Leaning through his stand's small rectangular window, Sherif spoke to us the way a father would while sharing stories around a campfire. His eyes shifted to the left and right before he shared the secret to his best-selling item—the hot dog—which goes for an affordable $1.50. Whereas other vendors Sherif knows use canned or premade products, Sherif prepares his food with fresh ingredients and serves toppings such as cooked onions, chili, grated cheese, relish, mustards, hot sauce, pepper, and sauerkraut.
Sherif's busiest time of day is between 11 AM and 2 PM, but like most small business owners he has felt the effects of the recent economic meltdown. He estimated that over the past three years his sales have decreased by about 50 percent. Working on the street, he has observed firsthand the desperate measures people will take during difficult economic times. His worst "customers" tend to be those who don't want to pay for his goods at all. Every once and a while someone will run by and steal a drink or a bag of chips. Others simply ask for free food or drinks.
"If he really needs it, you know, it's okay," Sherif said. "If he's homeless or something, we can give him a piece of food. But sometimes the people play around. Can I have this free, and can I have this free? No. I can lose my business like that."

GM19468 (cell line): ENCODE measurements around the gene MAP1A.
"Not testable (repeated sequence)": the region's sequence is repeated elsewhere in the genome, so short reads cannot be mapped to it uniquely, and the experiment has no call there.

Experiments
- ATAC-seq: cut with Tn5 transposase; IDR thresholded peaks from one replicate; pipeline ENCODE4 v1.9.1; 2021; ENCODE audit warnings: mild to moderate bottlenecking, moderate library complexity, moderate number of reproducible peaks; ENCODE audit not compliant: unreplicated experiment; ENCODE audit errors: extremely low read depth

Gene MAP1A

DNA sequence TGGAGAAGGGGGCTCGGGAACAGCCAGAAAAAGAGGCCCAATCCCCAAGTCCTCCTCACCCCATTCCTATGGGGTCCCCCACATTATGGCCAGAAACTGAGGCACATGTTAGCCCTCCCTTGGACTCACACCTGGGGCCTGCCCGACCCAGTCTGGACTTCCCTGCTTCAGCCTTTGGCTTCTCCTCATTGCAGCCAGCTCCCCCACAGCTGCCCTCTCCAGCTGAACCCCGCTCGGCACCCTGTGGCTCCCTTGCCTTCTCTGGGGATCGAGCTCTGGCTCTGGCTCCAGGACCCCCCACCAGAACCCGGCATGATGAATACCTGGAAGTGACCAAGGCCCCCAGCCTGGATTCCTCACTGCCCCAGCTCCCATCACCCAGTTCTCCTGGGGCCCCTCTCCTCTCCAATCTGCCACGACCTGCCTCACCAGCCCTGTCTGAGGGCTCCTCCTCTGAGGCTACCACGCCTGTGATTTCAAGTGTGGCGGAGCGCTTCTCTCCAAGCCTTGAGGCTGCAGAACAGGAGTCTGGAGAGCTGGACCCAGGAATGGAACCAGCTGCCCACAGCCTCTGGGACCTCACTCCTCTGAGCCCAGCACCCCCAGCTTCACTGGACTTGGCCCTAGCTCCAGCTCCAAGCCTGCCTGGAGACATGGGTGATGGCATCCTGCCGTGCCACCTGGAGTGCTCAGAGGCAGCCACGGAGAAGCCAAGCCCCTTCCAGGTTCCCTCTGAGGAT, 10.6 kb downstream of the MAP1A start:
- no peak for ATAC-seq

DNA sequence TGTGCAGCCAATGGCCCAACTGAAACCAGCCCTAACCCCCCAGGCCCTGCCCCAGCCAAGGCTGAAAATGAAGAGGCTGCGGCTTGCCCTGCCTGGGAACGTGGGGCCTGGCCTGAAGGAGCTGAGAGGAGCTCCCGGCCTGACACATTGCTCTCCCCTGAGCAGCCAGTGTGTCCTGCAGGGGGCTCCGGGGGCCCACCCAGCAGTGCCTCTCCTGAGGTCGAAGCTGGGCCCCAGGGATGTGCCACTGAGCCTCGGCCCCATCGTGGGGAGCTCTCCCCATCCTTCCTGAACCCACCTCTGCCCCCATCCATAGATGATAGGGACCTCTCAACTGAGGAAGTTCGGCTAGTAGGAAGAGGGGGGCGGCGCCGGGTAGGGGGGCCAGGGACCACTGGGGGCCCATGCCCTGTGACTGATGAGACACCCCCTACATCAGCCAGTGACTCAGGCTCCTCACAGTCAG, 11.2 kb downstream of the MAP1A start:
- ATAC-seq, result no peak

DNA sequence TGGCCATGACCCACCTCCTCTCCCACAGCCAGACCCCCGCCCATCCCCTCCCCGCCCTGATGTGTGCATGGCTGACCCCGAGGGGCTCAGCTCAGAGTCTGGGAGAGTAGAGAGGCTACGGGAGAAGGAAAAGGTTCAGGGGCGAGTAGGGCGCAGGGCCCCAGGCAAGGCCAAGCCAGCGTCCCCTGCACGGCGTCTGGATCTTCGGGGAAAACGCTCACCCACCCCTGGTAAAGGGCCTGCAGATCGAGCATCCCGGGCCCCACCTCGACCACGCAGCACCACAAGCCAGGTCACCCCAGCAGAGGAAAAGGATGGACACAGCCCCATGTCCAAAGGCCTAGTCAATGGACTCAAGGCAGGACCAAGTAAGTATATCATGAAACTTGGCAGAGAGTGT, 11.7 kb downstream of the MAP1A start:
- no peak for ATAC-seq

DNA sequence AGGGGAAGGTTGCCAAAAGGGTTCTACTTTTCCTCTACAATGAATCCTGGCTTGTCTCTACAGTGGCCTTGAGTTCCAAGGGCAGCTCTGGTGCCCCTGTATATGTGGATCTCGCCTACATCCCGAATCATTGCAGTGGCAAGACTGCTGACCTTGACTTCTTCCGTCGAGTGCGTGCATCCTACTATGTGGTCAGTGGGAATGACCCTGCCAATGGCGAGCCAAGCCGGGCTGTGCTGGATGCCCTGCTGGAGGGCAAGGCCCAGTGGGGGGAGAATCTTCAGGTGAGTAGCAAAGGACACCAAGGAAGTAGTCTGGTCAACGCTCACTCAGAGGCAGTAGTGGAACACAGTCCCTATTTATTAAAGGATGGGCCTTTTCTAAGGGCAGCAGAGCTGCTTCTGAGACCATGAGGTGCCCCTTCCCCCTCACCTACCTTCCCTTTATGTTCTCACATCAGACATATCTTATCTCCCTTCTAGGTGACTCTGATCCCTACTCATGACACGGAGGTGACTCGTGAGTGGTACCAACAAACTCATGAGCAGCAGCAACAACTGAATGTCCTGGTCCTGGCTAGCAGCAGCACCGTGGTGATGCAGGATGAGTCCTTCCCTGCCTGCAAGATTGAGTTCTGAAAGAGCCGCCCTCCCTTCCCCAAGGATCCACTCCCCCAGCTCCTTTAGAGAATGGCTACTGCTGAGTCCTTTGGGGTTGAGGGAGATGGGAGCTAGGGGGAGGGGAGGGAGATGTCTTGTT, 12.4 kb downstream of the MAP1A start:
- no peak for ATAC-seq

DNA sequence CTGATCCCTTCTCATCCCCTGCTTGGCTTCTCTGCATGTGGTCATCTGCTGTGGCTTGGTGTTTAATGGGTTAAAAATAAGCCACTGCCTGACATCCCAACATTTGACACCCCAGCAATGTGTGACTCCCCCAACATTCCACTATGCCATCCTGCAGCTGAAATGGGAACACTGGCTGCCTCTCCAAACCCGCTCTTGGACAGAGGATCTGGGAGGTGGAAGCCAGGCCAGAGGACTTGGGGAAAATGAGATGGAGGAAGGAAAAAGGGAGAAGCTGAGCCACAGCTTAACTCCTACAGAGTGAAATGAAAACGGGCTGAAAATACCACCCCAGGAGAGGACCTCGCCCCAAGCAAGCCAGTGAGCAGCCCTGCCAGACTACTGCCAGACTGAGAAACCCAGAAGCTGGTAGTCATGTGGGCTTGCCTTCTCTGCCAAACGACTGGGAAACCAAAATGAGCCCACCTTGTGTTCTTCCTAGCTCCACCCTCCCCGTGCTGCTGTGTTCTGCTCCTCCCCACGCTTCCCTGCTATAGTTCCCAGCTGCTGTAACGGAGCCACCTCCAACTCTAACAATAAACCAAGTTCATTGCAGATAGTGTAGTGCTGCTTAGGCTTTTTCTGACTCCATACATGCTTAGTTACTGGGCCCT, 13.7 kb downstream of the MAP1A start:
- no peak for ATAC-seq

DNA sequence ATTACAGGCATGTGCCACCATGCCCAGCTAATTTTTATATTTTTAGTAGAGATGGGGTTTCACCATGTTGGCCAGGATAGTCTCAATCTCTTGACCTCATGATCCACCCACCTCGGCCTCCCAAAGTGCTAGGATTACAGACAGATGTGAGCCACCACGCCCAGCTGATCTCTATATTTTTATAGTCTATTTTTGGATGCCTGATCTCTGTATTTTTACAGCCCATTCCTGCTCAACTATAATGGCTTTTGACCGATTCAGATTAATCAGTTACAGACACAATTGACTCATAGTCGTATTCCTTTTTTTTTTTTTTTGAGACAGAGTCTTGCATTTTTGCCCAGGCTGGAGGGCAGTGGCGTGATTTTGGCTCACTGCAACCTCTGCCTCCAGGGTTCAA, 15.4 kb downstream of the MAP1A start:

Still, Sherif laughed at the idea of "Sherif's Specials" tanking.
Even some of Sherif's so-called good customers snatch food every now and then, but with a promise to pay him back later. Halfway through our discussion with Sherif, a middle-aged man ran by the stand, picked up an ice cube from one of the open coolers, and tossed it at the unsuspecting Sherif. The customer then grabbed a soft drink and ran off, shouting in what sounded like a New York accent that he'd pay Sherif back later. Chuckling, Sherif told us that the man was a regular who always keeps his word.
Sherif's manner towards his customers is wholly cordial—perhaps too cordial for his own good. In addition to serving food, Sherif doubles as a counselor for many customers who feel they can speak candidly with the warm and welcoming business owner. A bit like Lucy from Peanuts, Sherif listens to people who share stories of marital woes, spousal cheating, and drunken nights out.
"Sometimes they need somebody to talk to ... I'm a good listener. But they stay secret. I don't tell anybody else. This is still between me and them."
And unlike Lucy, Sherif doesn't charge five cents for his services, which are free of charge.
Gabrielle Emanuel and Michael Solis
As Sherif peered through the tiny window of his stand, the inside of which was only big enough to comfortably fit a single person, he said that what he enjoys most about the job is the freedom it lends him. He has an official permit to work on the corner of Connecticut and L, and all of the money he earns he gets to keep. Because he owns the stand, he does not have to pay rent or utilities.